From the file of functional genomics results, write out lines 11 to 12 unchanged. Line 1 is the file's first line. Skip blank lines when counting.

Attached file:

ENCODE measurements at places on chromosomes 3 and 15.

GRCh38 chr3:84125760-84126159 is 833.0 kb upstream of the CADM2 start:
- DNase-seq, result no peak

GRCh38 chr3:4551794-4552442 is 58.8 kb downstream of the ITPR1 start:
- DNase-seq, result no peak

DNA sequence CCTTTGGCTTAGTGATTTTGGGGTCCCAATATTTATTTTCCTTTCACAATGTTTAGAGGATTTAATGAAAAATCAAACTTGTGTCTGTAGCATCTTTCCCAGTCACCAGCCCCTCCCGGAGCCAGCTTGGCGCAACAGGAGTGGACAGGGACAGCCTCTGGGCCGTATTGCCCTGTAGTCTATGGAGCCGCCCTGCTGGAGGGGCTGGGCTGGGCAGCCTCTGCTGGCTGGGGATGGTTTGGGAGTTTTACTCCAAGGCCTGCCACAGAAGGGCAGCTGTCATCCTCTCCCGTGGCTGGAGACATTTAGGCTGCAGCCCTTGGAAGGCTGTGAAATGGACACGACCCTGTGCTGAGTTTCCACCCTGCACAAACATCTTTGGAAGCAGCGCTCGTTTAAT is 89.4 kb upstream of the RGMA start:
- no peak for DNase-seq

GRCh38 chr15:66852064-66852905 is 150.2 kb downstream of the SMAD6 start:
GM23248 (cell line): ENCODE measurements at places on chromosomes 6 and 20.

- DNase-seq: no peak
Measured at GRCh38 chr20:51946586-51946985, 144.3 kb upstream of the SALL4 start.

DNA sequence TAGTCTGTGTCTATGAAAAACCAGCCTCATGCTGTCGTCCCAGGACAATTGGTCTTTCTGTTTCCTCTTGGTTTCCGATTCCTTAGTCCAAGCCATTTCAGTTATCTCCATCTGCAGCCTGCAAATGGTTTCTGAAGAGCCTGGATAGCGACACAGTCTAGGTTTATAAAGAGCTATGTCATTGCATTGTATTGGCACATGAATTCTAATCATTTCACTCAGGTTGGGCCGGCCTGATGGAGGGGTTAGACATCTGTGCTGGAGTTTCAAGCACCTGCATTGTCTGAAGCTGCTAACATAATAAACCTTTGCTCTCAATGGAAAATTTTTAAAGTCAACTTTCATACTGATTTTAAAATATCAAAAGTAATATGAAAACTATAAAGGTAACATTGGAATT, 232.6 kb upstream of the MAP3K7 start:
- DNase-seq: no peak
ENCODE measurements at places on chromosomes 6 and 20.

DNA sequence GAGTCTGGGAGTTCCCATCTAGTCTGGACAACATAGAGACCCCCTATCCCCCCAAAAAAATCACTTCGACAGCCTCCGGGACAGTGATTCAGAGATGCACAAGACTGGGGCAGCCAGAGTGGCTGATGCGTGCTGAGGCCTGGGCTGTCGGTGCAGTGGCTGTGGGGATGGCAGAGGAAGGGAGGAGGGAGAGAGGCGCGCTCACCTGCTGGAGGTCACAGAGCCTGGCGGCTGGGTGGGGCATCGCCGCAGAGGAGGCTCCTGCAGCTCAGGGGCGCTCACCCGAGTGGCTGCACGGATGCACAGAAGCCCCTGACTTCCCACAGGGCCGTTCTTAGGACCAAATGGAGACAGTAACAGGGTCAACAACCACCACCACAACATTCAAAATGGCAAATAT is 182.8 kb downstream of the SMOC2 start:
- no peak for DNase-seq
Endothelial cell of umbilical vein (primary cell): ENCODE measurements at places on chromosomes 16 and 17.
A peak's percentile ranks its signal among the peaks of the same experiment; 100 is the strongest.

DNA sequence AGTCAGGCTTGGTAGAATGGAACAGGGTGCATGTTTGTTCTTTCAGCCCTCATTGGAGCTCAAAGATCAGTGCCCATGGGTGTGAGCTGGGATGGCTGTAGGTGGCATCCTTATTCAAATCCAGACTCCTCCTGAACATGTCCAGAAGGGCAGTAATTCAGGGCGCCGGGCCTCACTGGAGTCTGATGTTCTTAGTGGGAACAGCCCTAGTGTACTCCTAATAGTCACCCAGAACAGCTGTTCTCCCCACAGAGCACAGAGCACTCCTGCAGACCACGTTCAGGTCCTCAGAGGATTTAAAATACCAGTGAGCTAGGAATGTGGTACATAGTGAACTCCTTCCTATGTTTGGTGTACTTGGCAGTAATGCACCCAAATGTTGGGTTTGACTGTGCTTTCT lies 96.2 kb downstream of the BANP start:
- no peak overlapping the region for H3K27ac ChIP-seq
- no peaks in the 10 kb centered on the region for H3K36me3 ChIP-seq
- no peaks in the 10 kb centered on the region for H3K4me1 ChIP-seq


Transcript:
Measured at GRCh38 chr20:51946586-51946985, 144.3 kb upstream of the SALL4 start.

DNA sequence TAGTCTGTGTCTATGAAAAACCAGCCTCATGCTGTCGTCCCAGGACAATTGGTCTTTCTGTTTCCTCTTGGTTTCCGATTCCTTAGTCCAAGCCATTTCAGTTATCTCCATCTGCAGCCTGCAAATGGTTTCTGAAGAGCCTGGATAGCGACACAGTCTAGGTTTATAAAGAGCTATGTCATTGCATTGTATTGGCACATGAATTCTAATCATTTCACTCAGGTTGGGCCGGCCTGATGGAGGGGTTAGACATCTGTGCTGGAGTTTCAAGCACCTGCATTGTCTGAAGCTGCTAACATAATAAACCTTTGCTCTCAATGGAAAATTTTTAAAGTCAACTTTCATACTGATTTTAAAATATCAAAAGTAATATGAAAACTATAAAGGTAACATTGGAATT, 232.6 kb upstream of the MAP3K7 start: